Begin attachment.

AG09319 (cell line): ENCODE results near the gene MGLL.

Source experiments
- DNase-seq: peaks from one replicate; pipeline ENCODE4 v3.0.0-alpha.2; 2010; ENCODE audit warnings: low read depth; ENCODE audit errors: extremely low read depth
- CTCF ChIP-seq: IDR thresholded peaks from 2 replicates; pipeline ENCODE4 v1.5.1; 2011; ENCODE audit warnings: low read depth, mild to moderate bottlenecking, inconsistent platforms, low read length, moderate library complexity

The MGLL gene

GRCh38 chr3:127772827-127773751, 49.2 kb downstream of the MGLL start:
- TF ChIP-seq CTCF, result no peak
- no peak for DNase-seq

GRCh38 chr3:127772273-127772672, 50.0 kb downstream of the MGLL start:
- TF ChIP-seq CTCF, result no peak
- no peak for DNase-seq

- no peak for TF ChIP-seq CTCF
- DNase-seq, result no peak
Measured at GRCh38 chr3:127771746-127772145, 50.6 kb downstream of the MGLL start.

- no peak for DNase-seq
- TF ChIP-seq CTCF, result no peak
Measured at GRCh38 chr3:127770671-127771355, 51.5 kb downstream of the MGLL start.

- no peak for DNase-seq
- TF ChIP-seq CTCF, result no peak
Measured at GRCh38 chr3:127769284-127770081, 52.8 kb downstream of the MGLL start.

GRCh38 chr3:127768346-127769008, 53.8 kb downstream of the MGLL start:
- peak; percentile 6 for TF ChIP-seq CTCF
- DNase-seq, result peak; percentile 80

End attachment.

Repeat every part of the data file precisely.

AG09319 (cell line): ENCODE results near the gene MGLL.

Source experiments
- DNase-seq: peaks from one replicate; pipeline ENCODE4 v3.0.0-alpha.2; 2010; ENCODE audit warnings: low read depth; ENCODE audit errors: extremely low read depth
- CTCF ChIP-seq: IDR thresholded peaks from 2 replicates; pipeline ENCODE4 v1.5.1; 2011; ENCODE audit warnings: low read depth, mild to moderate bottlenecking, inconsistent platforms, low read length, moderate library complexity

The MGLL gene

GRCh38 chr3:127772827-127773751, 49.2 kb downstream of the MGLL start:
- TF ChIP-seq CTCF, result no peak
- no peak for DNase-seq

GRCh38 chr3:127772273-127772672, 50.0 kb downstream of the MGLL start:
- TF ChIP-seq CTCF, result no peak
- no peak for DNase-seq

- no peak for TF ChIP-seq CTCF
- DNase-seq, result no peak
Measured at GRCh38 chr3:127771746-127772145, 50.6 kb downstream of the MGLL start.

- no peak for DNase-seq
- TF ChIP-seq CTCF, result no peak
Measured at GRCh38 chr3:127770671-127771355, 51.5 kb downstream of the MGLL start.

- no peak for DNase-seq
- TF ChIP-seq CTCF, result no peak
Measured at GRCh38 chr3:127769284-127770081, 52.8 kb downstream of the MGLL start.

GRCh38 chr3:127768346-127769008, 53.8 kb downstream of the MGLL start:
- peak; percentile 6 for TF ChIP-seq CTCF
- DNase-seq, result peak; percentile 80